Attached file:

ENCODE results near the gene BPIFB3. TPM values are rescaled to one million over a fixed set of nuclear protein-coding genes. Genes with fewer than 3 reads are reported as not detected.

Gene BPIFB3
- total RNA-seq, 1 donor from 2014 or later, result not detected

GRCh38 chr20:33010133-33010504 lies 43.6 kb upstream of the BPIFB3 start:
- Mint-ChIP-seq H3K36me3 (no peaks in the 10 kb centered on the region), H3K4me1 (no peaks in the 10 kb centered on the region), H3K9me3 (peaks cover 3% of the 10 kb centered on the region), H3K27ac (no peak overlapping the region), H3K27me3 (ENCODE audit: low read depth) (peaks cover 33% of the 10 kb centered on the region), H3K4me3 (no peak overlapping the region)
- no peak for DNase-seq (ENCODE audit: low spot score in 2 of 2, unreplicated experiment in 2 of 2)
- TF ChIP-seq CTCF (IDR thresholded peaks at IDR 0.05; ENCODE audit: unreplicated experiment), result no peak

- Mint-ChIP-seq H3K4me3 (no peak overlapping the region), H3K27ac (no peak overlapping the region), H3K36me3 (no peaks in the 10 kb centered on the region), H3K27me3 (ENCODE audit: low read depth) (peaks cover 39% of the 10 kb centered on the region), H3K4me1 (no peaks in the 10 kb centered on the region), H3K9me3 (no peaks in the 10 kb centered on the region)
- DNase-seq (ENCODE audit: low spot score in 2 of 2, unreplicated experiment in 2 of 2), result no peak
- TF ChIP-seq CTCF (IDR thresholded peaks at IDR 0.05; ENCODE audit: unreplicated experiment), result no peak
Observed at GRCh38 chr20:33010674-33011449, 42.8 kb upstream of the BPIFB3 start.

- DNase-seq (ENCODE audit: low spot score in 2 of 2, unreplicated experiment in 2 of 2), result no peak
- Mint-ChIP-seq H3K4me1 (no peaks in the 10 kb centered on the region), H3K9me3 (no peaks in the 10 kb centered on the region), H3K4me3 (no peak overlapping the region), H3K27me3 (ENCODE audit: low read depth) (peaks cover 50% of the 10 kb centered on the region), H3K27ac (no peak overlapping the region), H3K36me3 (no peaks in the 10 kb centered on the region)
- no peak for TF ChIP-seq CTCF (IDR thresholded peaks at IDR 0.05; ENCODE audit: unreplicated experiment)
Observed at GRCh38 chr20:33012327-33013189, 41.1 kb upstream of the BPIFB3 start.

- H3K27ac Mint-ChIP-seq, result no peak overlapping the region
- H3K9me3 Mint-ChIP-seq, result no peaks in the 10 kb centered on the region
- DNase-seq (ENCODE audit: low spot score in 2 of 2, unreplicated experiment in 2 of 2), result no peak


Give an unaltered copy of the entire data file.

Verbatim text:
ENCODE results near the gene BPIFB3. TPM values are rescaled to one million over a fixed set of nuclear protein-coding genes. Genes with fewer than 3 reads are reported as not detected.

Gene BPIFB3
- total RNA-seq, 1 donor from 2014 or later, result not detected

GRCh38 chr20:33010133-33010504 lies 43.6 kb upstream of the BPIFB3 start:
- Mint-ChIP-seq H3K36me3 (no peaks in the 10 kb centered on the region), H3K4me1 (no peaks in the 10 kb centered on the region), H3K9me3 (peaks cover 3% of the 10 kb centered on the region), H3K27ac (no peak overlapping the region), H3K27me3 (ENCODE audit: low read depth) (peaks cover 33% of the 10 kb centered on the region), H3K4me3 (no peak overlapping the region)
- no peak for DNase-seq (ENCODE audit: low spot score in 2 of 2, unreplicated experiment in 2 of 2)
- TF ChIP-seq CTCF (IDR thresholded peaks at IDR 0.05; ENCODE audit: unreplicated experiment), result no peak

- Mint-ChIP-seq H3K4me3 (no peak overlapping the region), H3K27ac (no peak overlapping the region), H3K36me3 (no peaks in the 10 kb centered on the region), H3K27me3 (ENCODE audit: low read depth) (peaks cover 39% of the 10 kb centered on the region), H3K4me1 (no peaks in the 10 kb centered on the region), H3K9me3 (no peaks in the 10 kb centered on the region)
- DNase-seq (ENCODE audit: low spot score in 2 of 2, unreplicated experiment in 2 of 2), result no peak
- TF ChIP-seq CTCF (IDR thresholded peaks at IDR 0.05; ENCODE audit: unreplicated experiment), result no peak
Observed at GRCh38 chr20:33010674-33011449, 42.8 kb upstream of the BPIFB3 start.

- DNase-seq (ENCODE audit: low spot score in 2 of 2, unreplicated experiment in 2 of 2), result no peak
- Mint-ChIP-seq H3K4me1 (no peaks in the 10 kb centered on the region), H3K9me3 (no peaks in the 10 kb centered on the region), H3K4me3 (no peak overlapping the region), H3K27me3 (ENCODE audit: low read depth) (peaks cover 50% of the 10 kb centered on the region), H3K27ac (no peak overlapping the region), H3K36me3 (no peaks in the 10 kb centered on the region)
- no peak for TF ChIP-seq CTCF (IDR thresholded peaks at IDR 0.05; ENCODE audit: unreplicated experiment)
Observed at GRCh38 chr20:33012327-33013189, 41.1 kb upstream of the BPIFB3 start.

- H3K27ac Mint-ChIP-seq, result no peak overlapping the region
- H3K9me3 Mint-ChIP-seq, result no peaks in the 10 kb centered on the region
- DNase-seq (ENCODE audit: low spot score in 2 of 2, unreplicated experiment in 2 of 2), result no peak